Some Industry Answers

The extra effort needed to make classical music accessible is hardest only at first.

CutTime presents an alternate vision, that if anyone, under the right circumstances can embrace classical ideas, we can create those circumstances, even on a concert stage. We develop practical solutions to the issues raised above, extending what is public domain of the classical arts with an audience-centric theory of mind, and by cutting loose the academia, to serve art on the flip side of the arts coin, to make the masses experience music as its players. Everyone curious deserves access to LIVE music and to hear themselves reflected in these instrumental dramas. We turn outsiders quickly into  marginal insiders. In turn, we want orchestras to discover and subsume the salvation of the broader public’s culture, to establish safe ground for cross-cultural dialogue. This work is not popular; but it is necessary and requires some sacrifice to prove it’s genuine.

CutTime gives the curious a taste-fest of classical music with multi-cultural, multi-generation events, having teased out what people tend to be hungry for: personality, humor, hope, animation, participation, fresh context, closure, discovery, knowledge, experiences, spirit, purpose, etc.. CutTime is a progressive pathway for an evolutionary classical art form, as well as the humanities. CutTime is dedicated to reconcile burning questions about the world, classical music, its past, composers and etiquette, to leap at practical answers, ensembles, music and activities to make classical ideas powerful tools for all of us into the future.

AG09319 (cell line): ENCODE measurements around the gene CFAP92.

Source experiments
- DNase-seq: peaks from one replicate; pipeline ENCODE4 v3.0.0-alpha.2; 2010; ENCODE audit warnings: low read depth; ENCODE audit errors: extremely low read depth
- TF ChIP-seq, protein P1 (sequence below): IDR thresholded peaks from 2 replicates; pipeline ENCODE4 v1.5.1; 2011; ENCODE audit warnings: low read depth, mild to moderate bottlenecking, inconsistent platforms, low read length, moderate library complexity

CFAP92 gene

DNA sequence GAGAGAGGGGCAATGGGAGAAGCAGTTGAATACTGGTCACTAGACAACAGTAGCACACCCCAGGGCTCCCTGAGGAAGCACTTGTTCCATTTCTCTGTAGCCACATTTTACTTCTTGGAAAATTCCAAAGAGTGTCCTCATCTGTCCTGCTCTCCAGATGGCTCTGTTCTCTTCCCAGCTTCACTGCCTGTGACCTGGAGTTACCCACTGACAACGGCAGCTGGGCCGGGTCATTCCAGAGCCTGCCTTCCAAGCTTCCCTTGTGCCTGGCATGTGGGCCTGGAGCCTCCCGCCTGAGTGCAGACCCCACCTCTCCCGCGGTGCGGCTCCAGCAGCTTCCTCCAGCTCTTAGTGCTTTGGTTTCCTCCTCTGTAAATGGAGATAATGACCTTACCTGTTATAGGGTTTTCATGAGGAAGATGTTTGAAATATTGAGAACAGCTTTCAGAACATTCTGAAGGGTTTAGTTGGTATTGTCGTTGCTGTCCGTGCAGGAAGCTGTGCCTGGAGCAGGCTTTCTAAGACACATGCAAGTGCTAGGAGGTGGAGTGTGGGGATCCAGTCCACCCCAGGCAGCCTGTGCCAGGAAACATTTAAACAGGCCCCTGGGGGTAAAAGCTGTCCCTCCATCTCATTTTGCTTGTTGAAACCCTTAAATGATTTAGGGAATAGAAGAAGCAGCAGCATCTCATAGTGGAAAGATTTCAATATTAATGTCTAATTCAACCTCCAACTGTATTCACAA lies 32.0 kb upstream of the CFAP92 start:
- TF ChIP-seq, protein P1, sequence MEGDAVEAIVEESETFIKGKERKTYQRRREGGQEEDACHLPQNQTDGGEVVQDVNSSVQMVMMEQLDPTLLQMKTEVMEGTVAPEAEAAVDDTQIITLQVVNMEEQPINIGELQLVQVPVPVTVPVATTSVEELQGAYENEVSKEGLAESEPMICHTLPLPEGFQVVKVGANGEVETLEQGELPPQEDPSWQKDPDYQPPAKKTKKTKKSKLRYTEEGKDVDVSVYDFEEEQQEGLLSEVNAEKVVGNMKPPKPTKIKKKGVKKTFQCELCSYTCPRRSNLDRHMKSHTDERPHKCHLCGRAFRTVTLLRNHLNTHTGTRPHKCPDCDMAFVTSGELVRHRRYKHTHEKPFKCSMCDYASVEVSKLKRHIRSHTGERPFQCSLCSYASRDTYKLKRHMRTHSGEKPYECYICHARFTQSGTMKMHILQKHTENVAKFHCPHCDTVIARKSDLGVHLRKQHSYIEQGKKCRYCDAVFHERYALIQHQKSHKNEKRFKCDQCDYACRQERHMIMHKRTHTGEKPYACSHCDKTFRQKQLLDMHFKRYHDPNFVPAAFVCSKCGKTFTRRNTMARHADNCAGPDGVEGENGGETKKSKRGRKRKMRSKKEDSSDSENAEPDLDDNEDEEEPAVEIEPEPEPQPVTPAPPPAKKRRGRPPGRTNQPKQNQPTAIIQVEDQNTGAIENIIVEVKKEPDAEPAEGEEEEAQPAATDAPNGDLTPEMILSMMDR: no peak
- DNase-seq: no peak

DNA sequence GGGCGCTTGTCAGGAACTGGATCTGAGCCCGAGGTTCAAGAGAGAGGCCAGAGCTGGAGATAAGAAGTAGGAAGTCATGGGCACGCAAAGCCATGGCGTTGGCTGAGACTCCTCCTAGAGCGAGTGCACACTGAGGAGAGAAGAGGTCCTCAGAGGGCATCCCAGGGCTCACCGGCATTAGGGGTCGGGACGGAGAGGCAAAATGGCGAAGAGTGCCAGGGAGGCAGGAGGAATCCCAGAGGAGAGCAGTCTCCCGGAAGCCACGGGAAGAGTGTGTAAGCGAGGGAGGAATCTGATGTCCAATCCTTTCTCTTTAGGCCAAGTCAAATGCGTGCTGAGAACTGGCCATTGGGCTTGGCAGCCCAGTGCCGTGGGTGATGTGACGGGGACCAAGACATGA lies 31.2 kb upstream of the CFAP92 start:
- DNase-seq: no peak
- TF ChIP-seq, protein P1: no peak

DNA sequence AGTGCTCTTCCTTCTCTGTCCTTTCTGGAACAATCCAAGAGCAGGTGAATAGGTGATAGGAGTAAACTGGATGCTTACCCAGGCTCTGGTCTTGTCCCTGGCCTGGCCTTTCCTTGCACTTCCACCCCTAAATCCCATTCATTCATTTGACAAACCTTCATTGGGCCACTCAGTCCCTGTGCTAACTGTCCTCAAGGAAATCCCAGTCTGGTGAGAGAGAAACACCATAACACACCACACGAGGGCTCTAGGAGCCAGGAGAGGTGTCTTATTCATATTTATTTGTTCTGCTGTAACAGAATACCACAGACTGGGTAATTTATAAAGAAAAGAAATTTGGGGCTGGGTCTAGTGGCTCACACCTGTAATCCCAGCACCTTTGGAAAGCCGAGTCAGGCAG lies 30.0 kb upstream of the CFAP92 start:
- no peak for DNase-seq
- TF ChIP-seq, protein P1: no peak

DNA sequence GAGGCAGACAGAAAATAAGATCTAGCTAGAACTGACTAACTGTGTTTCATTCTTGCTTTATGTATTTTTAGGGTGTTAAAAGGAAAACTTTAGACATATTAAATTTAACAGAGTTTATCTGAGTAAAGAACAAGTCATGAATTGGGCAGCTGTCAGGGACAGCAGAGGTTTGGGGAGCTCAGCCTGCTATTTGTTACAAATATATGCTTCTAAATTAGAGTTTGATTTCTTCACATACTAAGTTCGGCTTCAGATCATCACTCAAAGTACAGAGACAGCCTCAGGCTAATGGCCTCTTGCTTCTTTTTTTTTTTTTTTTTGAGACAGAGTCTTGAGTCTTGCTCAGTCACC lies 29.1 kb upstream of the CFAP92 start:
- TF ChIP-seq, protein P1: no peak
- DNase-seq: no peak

Our work and mission responds to research by the Irvine FoundationKnight Foundation, Mellon Foundation, the League of American Orchestras, the Wallace Foundation, WolfBrown, systems theorist Fritjof Capra and Futurist Greg Sandow. What key concepts, analogies, music and methods immediately bring a broader public into the center of sonatas, and helps the classical music industry grow resilient given all the new economic realities?

Following WWII, European-style orchestras in American cities began a golden age with European immigrants flooding orchestras & concert seats with experienced practitioners. Then in the late-50s the Ford Foundation began investing heavily to advance the classical arts’ major institutions and encourage European-style civic societies. In recent decades however, these models have been increasingly challenged, and the institution as an idea, is facing existential threat.